Thibaut Mourgues is Founding Partner of 4IP and Lead Capital Raising & Catalyzing. He specializes in Public Private Partnerships with People First, Impact Investing and Green Finance dimension.
Thibaut is a former banker and a financial sector and project finance specialist, with about 30 years of experience in the development of private and public investment projects, as well as PPP/PFI structures for large infrastructure projects and corporate investment projects in various industries.
Thibaut started his career at the French Securities and Exchange Commission where he was in charge of preparing the listing of small and medium size companies. He moved then to Eurobank, Paris, to participate in the transition to market economies of Eastern Europe and more particularly, CIS countries. In that position, he was involved in financial advisory to local firms as well as privatisation processes and provided investment credits to large European companies investing in Russia. After 2 years with Technip, a major oil and gas engineering company, where he managed international financial issues for contracts up to 1 billion USD, he moved to Russia to develop a financial advisory boutique, Camden Partners. He was active in fund raising for investment projects in industrial, real estate and transport sectors and in parallel started involvement in development projects in Ukraine (oil pipe line) and Central Asia (municipal energy utilities).
From 2010, building on his financial background, he became involved essentially in PPPs advisory for public authorities and financial institutions. In particular he advised full time the Jordanian PPP unit (2010-2012) as well as the Moroccan PPP unit (2015-2016) on PPP policy and methodology as well as on individual transactions. From 2012 to 2015, he worked as a PPP consultant for the African Development Bank where he advised the Bank on the PPP activities and projects continent-wide. His experience and expertise in PPPs, especially in Africa and Middle-East, have conferred to him a unique leading position in the development of the PPP market in the developing world.
Thibaut holds a Master in Finance from ESSEC (a leading European Business School), a degree of Institut d’Etudes Politiques de Paris (“Sciences Po Paris”) with major in Economics and Finance and a business law degree from University of Paris II.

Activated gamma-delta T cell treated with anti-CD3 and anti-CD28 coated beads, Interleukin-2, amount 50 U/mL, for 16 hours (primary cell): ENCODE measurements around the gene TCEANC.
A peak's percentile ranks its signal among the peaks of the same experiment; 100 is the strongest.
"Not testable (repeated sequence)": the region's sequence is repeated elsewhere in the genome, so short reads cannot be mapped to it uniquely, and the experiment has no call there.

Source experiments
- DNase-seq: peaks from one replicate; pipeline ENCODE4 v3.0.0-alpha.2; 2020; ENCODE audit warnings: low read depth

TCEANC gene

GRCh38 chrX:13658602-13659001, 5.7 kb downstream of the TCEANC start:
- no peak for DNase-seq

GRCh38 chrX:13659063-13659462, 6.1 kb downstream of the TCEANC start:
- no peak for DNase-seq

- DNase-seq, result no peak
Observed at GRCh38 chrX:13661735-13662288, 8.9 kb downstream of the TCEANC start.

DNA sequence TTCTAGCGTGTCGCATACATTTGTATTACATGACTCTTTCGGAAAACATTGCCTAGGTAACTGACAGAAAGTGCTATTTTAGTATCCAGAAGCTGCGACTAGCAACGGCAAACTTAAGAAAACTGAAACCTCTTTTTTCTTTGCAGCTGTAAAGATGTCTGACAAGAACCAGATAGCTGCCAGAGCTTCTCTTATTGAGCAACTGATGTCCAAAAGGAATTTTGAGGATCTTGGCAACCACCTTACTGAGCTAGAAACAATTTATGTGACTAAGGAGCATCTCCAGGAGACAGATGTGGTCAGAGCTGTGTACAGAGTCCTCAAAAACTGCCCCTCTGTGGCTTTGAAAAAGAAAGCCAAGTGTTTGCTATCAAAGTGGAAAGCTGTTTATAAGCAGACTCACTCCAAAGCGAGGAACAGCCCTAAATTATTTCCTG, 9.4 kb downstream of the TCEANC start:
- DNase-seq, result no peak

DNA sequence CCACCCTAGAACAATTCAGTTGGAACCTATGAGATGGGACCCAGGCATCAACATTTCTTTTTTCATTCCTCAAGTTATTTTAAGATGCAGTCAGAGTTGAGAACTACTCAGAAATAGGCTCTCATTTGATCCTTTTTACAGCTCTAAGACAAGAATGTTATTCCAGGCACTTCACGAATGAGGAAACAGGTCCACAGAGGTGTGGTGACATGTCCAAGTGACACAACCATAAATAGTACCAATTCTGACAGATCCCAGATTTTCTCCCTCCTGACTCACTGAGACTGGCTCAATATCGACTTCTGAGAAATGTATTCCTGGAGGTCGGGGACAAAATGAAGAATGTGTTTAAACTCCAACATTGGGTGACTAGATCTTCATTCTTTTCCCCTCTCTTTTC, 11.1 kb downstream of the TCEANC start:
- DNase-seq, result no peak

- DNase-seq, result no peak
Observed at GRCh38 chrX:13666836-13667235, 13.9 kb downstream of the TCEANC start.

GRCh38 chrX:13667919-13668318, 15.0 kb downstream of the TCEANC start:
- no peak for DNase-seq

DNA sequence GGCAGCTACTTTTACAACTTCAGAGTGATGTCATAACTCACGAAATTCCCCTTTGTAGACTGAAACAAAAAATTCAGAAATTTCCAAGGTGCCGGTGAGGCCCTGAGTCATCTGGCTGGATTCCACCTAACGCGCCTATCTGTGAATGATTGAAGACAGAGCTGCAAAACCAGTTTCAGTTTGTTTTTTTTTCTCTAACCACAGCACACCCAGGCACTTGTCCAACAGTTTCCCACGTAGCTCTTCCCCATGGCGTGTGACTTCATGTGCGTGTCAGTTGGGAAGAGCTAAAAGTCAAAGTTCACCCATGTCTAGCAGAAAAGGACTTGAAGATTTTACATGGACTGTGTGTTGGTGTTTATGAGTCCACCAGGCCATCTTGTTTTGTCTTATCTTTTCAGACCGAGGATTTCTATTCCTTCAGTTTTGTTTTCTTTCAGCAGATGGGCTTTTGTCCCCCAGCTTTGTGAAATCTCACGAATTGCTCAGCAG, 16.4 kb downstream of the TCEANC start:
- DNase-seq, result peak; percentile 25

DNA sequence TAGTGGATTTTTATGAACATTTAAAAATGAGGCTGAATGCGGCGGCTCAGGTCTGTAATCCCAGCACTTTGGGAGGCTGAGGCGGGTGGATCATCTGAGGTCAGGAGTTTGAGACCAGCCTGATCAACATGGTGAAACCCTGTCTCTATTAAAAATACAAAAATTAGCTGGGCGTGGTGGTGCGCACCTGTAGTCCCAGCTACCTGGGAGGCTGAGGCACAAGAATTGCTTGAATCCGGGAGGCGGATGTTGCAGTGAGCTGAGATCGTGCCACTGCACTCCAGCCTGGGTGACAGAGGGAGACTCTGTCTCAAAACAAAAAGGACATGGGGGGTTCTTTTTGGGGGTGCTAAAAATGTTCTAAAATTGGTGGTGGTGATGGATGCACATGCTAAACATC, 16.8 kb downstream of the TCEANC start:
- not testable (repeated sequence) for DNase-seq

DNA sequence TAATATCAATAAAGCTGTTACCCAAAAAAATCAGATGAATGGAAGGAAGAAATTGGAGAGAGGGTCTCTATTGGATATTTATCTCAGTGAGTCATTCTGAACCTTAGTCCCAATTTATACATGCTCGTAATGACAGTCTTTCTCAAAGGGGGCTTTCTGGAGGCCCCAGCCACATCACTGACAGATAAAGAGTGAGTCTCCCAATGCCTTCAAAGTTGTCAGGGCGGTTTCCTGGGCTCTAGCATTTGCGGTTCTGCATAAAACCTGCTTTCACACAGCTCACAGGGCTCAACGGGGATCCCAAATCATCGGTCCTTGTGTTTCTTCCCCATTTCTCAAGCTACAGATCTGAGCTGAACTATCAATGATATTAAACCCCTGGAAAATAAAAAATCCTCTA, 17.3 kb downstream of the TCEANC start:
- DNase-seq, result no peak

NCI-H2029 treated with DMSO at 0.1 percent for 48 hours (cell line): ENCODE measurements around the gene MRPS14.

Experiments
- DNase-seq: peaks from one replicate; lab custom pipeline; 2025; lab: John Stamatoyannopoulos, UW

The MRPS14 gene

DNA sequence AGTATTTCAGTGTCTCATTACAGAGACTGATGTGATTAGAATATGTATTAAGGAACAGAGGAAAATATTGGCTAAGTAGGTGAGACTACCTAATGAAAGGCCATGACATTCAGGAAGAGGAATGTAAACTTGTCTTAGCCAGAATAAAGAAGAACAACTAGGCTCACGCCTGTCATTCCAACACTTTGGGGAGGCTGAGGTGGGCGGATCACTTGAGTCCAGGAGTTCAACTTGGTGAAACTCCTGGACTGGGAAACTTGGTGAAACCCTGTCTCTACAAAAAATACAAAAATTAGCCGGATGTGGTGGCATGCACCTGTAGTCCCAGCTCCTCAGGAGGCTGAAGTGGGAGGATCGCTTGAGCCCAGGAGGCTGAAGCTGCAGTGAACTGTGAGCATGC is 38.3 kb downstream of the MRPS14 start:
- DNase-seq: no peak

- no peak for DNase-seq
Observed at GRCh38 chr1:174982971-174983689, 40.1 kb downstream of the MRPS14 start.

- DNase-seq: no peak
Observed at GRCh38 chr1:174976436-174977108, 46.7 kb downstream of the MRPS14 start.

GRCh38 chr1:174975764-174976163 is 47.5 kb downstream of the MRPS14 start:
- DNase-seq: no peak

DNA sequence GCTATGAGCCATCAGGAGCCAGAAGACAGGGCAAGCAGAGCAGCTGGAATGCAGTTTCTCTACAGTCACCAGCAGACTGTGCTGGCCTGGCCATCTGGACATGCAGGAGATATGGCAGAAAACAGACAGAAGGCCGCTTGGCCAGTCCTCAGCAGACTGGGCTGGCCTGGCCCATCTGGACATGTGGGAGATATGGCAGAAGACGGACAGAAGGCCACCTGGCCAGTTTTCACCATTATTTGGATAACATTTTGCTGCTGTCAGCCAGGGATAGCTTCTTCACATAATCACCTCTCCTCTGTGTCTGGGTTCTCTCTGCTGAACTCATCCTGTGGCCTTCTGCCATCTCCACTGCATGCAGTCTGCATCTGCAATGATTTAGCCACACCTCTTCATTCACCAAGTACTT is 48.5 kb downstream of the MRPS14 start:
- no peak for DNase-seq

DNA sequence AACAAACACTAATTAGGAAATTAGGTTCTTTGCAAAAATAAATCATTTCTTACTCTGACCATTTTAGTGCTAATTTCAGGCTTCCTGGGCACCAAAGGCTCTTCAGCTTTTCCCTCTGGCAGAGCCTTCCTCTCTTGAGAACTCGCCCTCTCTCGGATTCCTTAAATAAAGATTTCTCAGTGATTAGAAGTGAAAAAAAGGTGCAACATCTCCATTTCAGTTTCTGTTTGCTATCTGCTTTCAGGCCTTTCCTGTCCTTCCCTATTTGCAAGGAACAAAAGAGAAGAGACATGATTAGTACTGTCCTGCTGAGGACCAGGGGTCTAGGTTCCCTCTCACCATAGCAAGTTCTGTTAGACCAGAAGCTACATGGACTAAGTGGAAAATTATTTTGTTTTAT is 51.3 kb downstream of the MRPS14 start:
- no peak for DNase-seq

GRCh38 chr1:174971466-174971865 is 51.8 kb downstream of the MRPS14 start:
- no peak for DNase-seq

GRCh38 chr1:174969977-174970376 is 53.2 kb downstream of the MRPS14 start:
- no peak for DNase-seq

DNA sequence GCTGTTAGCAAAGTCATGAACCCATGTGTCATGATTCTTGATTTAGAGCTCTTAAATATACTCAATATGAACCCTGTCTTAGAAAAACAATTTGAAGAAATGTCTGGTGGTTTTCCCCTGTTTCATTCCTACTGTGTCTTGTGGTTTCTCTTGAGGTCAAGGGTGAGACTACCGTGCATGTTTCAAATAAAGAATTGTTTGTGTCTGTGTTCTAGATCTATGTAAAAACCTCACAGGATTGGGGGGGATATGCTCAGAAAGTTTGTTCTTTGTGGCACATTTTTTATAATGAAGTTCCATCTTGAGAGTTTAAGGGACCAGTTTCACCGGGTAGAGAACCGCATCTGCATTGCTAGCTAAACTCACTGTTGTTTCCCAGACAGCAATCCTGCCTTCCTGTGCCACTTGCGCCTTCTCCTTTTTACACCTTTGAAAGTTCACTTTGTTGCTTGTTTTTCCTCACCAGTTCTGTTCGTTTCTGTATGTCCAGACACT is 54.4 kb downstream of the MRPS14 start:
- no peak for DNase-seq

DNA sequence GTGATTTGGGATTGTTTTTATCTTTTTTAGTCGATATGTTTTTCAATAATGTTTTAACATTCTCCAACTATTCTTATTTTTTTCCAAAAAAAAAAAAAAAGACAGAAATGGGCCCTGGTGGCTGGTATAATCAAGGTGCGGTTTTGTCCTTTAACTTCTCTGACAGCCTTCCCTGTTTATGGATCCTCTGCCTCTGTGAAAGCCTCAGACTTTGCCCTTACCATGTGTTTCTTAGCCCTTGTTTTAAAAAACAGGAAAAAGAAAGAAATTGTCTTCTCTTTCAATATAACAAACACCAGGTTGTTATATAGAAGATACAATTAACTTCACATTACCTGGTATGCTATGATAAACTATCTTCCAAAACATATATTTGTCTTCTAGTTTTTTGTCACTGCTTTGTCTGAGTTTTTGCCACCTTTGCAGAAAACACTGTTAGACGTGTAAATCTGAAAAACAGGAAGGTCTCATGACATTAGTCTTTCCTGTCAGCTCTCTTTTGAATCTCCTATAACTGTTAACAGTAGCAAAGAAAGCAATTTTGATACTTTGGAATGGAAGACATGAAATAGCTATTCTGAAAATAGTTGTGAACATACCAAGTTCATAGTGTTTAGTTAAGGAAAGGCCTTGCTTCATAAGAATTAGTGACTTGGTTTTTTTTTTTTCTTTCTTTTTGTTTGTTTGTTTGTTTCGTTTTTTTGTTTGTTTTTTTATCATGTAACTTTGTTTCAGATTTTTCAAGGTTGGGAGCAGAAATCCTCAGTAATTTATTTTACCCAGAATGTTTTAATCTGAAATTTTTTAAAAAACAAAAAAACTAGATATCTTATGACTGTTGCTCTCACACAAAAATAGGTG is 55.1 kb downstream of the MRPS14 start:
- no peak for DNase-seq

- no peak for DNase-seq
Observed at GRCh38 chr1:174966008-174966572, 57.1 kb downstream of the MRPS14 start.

“As PPP and Private Sector Development expert at the African Development Bank (2012-2016), I contributed to refine the approach around the private sector Additionality and Development Outcome Assessment (ADOA) framework. In particular an excessive focus on job creation, tax revenues or foreign currency generation could handicap the assessment of infrastructure investment (PPPs) while obviously these transactions are key to economic and social progress. Therefore it became necessary to review the weighting of the parameters, and propose an approach where a transaction that could deliver impact on some but not all development areas would be validated.As Advisor to PPP units, I developed a priorititisation methodology for PPP projects in which the development impact of the potential project plays a central role. Many PPP units tend to establish the PPP program on a first come first served basis (adjusted with the technical feasibility of the project). However it is important to take into account the effectiveness of the operation and incorporate in the project selection criteria the development impact. This can be done both in a qualitative and quantitative way (scoring approach). Some countries (such as Morocco in the 2015 PPP law) require that every project should be subjected to an evaluation study to be validated by a PPP commission or the Minister of Finance. This study is the most suited instrument to validate the development outcome of the project and should implement international best practice.In addition I have taken an interest in the role of the financial sector in developing countries to promote impact investing. While at AfDB, I coordinated a study on the ADOA treatment of lines of credit to financial institutions. The requirements to the beneficiaries in terms of measurement of a high number of indicators created difficulties in the loan documentation and were insufficiently monitored during the execution phase. The reform tended to simplify and make more measurable the target objectives set to the proposed operation.”
Follow on LinkedIN